Pickomino fits all of the prerequisites for a good dice game. The rules are pretty straightforward, it plays quickly, there’s a good deal of potential screwage, and there’s the excitement of meeting and missing goals. But what raises it up to the Can’t Stop level for me is that there’s some real decision making necessary. Best of all, many of these decisions are not particularly obvious.

Take a look at the sample roll I gave out earlier (1-3-4-4-4-5-5-worm) to see something of what I’m talking about. Which dice should I freeze in that roll? Well, I could freeze the worm, since I’ll need at least one to take a tile. But worms and 5’s are the highest values I can roll, so I’d prefer to have more than one in my final total. Freezing the two 5’s definitely seems preferable. I’d also consider the three 4’s, although that would only leave five dice left and now rolling a worm becomes a little more of an issue. With a mediocre roll, you sometimes think about freezing a single low value (the 3 or even the 1), because giving up on multiple copies of that number isn’t much of a sacrifice and you can now reroll a large number of dice, trying to get some high values. So as you can see, the process definitely entails more than just freezing the highest values you roll.

Another decision is how high a valued tile to go after early on. Usually, you don’t want to take too big a risk when your locked in dice already allow you to take a lower valued tile. But if you can get a juicy tile early on and then protect it by getting it covered, that can be a nice nest egg. Another strategy is to get one or more lower valued tiles and then cover them with a high valued one, figuring that it will be hard for your opponents to steal it and thereby protect the whole stack. Of course, all of these decisions are dictated to a certain extent by the dice you roll and what your opponents are doing.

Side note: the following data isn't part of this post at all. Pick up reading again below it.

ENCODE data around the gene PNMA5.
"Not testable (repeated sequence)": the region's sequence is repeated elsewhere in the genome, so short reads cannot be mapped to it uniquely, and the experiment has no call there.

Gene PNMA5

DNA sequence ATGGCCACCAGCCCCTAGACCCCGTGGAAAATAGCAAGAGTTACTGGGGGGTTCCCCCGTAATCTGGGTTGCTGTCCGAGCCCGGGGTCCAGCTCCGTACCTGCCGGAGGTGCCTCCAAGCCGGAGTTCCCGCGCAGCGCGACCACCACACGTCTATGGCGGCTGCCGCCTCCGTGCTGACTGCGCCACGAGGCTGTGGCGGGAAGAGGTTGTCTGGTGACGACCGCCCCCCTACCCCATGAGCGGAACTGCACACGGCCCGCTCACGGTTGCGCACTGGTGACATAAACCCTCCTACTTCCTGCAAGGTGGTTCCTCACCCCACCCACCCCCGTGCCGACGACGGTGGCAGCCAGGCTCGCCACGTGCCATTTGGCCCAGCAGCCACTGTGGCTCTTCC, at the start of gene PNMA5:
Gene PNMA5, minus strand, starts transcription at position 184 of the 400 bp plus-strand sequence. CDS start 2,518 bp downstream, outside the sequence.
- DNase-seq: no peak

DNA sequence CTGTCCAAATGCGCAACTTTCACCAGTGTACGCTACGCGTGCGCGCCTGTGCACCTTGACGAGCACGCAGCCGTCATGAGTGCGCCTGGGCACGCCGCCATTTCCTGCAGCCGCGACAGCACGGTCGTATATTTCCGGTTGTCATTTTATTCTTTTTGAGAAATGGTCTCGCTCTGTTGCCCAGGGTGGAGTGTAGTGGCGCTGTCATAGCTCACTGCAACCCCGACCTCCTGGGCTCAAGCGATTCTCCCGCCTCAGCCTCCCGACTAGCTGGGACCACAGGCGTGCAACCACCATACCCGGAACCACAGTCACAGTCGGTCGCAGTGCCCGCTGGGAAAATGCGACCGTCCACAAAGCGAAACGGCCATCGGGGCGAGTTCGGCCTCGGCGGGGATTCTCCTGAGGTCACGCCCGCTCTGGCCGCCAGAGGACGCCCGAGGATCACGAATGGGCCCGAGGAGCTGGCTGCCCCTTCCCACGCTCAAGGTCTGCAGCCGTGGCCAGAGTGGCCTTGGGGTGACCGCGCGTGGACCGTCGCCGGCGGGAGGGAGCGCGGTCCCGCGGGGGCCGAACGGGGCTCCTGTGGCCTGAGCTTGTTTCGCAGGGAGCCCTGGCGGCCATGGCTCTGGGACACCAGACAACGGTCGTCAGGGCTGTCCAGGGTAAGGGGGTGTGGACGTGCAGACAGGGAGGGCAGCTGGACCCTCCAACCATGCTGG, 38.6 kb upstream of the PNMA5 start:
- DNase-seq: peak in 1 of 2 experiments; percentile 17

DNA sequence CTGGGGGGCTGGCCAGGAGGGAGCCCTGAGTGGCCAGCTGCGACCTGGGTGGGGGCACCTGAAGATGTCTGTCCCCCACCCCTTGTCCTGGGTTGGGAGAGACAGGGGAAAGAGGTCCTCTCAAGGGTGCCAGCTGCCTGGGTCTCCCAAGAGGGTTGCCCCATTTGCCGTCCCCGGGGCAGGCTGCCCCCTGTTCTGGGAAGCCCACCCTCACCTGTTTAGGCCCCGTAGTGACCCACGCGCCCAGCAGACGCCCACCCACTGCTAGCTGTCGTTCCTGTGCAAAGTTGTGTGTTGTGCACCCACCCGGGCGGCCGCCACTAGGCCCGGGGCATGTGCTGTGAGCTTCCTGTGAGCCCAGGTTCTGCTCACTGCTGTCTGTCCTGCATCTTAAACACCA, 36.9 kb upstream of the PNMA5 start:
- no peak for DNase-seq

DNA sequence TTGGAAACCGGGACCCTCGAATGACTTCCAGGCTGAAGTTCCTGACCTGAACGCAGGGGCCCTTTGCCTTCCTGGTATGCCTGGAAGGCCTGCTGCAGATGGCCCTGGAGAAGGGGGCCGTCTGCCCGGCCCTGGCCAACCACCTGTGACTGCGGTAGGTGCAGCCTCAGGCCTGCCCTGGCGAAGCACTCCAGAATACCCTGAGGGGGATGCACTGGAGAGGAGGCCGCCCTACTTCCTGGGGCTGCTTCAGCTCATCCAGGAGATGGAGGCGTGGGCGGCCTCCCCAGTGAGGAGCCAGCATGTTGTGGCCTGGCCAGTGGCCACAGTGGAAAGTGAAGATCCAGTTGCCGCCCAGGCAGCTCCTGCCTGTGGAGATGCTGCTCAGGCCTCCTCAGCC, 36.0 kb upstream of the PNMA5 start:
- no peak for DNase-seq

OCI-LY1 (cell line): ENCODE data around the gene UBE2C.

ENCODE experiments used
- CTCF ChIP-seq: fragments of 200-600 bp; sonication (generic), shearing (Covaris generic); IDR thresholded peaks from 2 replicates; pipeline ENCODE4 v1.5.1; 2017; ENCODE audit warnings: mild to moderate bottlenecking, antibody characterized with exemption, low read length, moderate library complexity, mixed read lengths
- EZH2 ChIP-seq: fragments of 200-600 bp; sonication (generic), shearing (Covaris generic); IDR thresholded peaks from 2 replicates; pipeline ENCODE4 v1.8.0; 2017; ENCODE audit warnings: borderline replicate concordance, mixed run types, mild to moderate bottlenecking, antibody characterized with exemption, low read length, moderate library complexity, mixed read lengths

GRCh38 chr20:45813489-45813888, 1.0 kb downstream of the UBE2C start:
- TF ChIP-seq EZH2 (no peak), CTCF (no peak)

The decisions get much more interesting with missing values in the display and particularly when you’re trying to steal tiles. Trying to work the probabilities in your favor makes for a nice mental workout. It’s not rocket science, but it’s not simplistic either, and the correct choice is often not the obvious one.

What’s so nice about Pickomino, just as with Can’t Stop, is that if you’d rather not fret over these choices, the game can still be a lot of fun. Just freeze some dice each turn, roll away, and hope for the best. Families should appreciate this aspect, and since you’re still dealing with dice, there’s enough luck to let every family member win a reasonable amount of the time.

The rule that lets you cover older tiles with newly won ones is excellent, since it keeps the game from being a swipefest while still giving players a clear goal to go after, particularly if they wish to steal from the leader. Another fine rule is flipping the highest tile in the display following an unsuccessful turn, as it ensures the game won’t overstay its welcome.